Ashtanga Yoga With Antonella
"PRACTICE AND ALL IS COMING" - Sri K. Pattabhi Jois
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Nov 2011

PARENTS VS. GRANDPARENTS

Some of the fondest memories I have of growing up are of the times I spent with my grandparents. My Grandma, who passed away earlier this year, was a strong willed, opinionated, energetic woman. I would go with her to visit my Great-Grandmother and “the girls” (my Grandma’s 60 year old cousins) for lunch or afternoon tea. She took me to plays, to get ice cream, and let me burn off my boundless energy by teaching me to belt out Spanish folk songs and dance for everyone’s amusement. My Grandfather, who traveled on business, would bring me back sweets that were popular in whatever region of the country he had been. Though he was known as being quite a disciplinarian when my Mom was growing up, he always had a kind word and a smile for me. I loved my Grandparents, they were what every kid needs: the antithesis to the strict parents that lay down the law and make you eat your vegetables.

Then there was my Mom. She told me to make my bed, no, not just pull the blanket up to cover the bed, but actually MAKE the bed pulling the sheets tight and fluffing the pillows; you know the hard way. She made me do my homework, set the table, and never gave me dessert before finishing dinner. Sometimes I didn’t even get dessert because I hadn’t eaten all my dinner...sigh, she wasn’t fun like my Grandparents.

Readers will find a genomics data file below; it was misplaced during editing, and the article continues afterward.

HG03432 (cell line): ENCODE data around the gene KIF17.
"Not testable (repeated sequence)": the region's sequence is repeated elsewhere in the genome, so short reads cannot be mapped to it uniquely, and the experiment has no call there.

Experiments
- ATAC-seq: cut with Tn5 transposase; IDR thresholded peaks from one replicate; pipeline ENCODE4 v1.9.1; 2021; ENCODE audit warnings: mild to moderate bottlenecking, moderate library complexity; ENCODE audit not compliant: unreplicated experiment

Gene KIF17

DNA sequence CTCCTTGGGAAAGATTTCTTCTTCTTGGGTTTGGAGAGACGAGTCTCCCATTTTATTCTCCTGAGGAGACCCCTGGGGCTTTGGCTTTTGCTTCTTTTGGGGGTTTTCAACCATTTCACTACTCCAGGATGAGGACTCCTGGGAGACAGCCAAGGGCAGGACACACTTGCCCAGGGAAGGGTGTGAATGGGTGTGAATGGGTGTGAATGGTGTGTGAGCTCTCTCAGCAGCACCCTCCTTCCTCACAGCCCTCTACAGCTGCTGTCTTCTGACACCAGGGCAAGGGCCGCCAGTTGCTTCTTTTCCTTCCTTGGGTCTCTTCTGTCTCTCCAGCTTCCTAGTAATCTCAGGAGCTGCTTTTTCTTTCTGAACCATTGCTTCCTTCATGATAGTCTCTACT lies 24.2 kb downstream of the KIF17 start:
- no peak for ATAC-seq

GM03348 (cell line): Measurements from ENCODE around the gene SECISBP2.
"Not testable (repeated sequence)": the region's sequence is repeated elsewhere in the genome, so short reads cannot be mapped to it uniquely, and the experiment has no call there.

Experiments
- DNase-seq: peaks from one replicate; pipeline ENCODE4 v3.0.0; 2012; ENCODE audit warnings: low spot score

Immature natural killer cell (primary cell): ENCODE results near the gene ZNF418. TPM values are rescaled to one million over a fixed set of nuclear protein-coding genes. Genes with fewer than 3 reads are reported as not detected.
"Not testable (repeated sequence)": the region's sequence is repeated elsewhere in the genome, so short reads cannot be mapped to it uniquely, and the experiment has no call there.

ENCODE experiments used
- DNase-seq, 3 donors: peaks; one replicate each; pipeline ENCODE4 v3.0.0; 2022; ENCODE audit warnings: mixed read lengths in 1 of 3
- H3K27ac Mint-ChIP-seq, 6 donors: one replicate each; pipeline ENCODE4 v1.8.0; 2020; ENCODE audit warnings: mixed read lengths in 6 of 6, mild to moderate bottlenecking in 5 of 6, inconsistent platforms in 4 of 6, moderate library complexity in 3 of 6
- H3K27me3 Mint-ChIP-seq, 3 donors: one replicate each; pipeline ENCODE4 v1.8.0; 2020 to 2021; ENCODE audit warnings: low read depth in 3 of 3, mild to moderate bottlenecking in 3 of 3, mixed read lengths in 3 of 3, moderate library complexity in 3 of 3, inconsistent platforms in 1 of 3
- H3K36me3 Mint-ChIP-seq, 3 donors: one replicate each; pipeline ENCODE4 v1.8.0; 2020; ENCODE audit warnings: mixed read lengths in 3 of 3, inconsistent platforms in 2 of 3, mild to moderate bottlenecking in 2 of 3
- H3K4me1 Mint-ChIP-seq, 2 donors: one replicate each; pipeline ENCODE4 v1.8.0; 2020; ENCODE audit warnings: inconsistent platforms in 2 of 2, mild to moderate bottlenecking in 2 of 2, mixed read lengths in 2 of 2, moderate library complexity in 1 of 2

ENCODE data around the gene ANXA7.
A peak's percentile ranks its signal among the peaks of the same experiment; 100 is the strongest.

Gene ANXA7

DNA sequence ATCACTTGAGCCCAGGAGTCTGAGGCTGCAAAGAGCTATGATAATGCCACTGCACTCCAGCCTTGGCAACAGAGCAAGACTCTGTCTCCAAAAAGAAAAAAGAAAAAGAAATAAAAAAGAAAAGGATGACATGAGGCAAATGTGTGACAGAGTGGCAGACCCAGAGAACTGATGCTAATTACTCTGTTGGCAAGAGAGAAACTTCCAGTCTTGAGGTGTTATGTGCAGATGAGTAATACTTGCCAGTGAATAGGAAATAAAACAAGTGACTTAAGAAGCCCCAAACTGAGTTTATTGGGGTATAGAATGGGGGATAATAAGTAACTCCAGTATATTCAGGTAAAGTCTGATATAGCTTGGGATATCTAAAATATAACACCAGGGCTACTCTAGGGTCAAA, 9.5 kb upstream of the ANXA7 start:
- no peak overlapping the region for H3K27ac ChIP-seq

And yet...

Sometimes, when I teach, I feel like the un-fun parent. I take pride in getting to know my students. I don’t just learn about their bodies, I learn their personalities, quirks, the little things that make them special in their own way. I can tell if one of them is feeling off, if something is weighing on their minds, and I adjust what needs to be done accordingly. I try to make sure they do what has to be done to learn their practice correctly and safely, and at their pace. I try to nurture them.

Sometimes I’m tough, sometimes a little more accommodating. I know that some day they might leave my protective wing, become teachers themselves, or maybe move on to other teachers. Understanding that my role as their teacher may only last a few months or a few years, I want my students to leave with the best foundation possible, prepared for whatever lies ahead. I’m a parent.

Then you have the Grandparents. Most yoga students have at least one, maybe a full set. The visiting teachers, the workshop teachers; the teachers you see once a year as they pass by bringing you sweets from whatever part of the country (or world) they have been. They let you play, they let you eat a sundae and skip the broccoli. They give you poses that your regular teacher wouldn’t let you attempt, giving you time to burn off energy and push boundaries. They are fun, and completely necessary, just as my real life Grandparents were to me.